The video giant has announced it'll provide a chunk of funding for educational content, but is a new focus on learning enough to deflect the criticism its facing?
Ariana News Agency– On Monday, YouTube announced plans to spend $20 million (£15.4 million) on educational content; a substantial sum that’ll see money given to independent creators, alongside a handful of news sites and online learning firms.
Pitched by YouTube boss Susan Wojcicki as a way to bolster “high quality learning content,” the investment includes a new fund for YouTubers, as well as a dedicated channel called Learning. To people give a taste of what to expect, YouTube revealed that the YouTube channels TED-ed – centred on educational TED talks – and Hank and John Green’s Crash Course have both secured unspecified amounts of funding.
Education, education, education. YouTube has long been a resource for the self-taught, and the sheer vastness of Google’s search means it finds itself lecturing on everything from canoeing to sex ed; a Borgesian library with ‘hit subscribe’ carved on the crest. But the site’s authority as a reliable source of information has also been undercut as of late, by algorithms that churn out cartoon cannibalism to children, not to mention the struggle to stop the spread of conspiracy theories and misinformation. Is the investment in education a step in the right direction, or a further shuffle towards a teaching landscape influenced by the machinery of big tech?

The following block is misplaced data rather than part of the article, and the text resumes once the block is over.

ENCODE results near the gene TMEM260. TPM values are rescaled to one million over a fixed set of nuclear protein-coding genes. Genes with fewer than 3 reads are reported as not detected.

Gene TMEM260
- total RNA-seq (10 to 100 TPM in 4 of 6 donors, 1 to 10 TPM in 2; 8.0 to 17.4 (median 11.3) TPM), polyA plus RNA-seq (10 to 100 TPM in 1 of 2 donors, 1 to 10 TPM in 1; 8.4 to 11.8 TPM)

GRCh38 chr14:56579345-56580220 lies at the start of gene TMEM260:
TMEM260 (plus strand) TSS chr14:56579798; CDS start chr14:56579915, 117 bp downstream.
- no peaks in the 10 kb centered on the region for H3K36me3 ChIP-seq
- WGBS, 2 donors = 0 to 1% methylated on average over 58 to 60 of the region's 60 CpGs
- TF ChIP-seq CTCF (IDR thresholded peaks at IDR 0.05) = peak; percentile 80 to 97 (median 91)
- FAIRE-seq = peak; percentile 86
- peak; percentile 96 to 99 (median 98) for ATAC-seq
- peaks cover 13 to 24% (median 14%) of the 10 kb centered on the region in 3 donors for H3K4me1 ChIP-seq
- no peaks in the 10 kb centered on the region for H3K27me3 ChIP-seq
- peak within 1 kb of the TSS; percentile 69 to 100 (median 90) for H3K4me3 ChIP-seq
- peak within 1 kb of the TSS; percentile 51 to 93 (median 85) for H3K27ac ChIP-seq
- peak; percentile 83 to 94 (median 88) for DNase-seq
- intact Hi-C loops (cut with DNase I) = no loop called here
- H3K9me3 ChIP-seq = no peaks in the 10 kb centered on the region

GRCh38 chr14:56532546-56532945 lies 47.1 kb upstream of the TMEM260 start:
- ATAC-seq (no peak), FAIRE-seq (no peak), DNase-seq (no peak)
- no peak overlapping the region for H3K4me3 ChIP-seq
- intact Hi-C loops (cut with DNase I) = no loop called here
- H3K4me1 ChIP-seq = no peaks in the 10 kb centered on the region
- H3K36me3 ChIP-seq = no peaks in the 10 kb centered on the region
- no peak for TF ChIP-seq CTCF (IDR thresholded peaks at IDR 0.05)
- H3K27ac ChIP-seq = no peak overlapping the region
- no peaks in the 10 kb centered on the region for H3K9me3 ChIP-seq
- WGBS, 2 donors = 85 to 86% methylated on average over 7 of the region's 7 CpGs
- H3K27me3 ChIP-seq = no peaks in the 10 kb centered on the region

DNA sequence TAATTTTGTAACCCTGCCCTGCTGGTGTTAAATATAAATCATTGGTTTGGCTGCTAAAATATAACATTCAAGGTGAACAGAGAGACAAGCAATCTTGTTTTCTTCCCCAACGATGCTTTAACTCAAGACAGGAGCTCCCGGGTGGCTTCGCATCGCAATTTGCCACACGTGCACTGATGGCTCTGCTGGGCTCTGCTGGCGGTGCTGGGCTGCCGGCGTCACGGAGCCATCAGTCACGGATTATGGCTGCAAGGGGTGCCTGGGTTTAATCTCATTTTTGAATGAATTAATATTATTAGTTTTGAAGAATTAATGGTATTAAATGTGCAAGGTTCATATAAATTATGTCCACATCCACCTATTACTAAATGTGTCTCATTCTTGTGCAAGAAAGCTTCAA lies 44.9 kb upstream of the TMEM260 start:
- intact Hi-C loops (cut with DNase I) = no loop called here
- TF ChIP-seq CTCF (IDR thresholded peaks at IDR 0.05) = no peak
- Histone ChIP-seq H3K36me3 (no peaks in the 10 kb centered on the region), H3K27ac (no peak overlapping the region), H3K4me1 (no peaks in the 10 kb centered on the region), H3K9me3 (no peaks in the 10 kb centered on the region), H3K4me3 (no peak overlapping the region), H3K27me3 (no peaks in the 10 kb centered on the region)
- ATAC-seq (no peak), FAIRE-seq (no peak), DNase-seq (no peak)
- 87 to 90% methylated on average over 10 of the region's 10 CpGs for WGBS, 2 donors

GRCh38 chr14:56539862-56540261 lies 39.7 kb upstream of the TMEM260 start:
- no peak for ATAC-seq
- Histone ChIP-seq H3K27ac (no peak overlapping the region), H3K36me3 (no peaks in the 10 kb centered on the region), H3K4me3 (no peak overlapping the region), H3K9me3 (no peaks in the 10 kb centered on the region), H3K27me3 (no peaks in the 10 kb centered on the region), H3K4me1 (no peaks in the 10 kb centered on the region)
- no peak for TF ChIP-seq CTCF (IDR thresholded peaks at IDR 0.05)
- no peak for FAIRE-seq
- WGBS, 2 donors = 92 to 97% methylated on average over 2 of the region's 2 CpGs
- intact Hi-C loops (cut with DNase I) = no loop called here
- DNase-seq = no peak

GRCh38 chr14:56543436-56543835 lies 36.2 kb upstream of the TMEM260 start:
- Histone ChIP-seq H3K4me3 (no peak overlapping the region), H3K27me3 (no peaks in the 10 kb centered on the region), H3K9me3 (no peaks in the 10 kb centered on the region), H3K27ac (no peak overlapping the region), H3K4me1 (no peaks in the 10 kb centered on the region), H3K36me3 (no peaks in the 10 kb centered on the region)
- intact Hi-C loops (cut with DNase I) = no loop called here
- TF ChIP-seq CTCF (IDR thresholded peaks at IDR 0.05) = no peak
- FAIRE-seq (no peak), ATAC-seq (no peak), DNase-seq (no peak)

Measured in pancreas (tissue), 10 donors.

“This is a difficult area,” says professor Rose Luckin, from UCL’s Institute of Education. “For a lot of the big tech companies, they can give the impression of doing something charitable, but we always have to be wary about the ethics of what’s happening. We need them to guarantee that no harm will come from anyone that views the material, because that’s what education is about.”
YouTube’s interest in education has spiked over the past year. Speaking at a ReCode event in February, Wojcicki indicated educational videos were a growing area of interest for the company. In July, the site launched its YouTube Learning initiative, with a dedicated engineering team for education features. YouTube has now opened applications for its Learning Fund, promising support to creators making educational, multi-session videos.
Importantly, this growth has come alongside mounting criticism over YouTube’s ability to filter hoaxes, conspiracy theories and inappropriate content. The site is trying everything from linking to Wikipedia pages to investing in channels that promote greater media literacy, but it’s still fighting the spread of misinformation. Greater curation of educational content seems like a fitting response, and the Learning channel could be a controlled space free from nightmarish Peppa Pig clips and flat-earth theories, but is it enough?
For starters, there’s the lingering question of authority. Applicants for the Learning Fund need to fill out a form with details about their organisation and project, but how does YouTube ensure its creators know what they’re talking about? Would someone making an educational video about climate change need to have a degree in climate science to be supported? Seemingly not.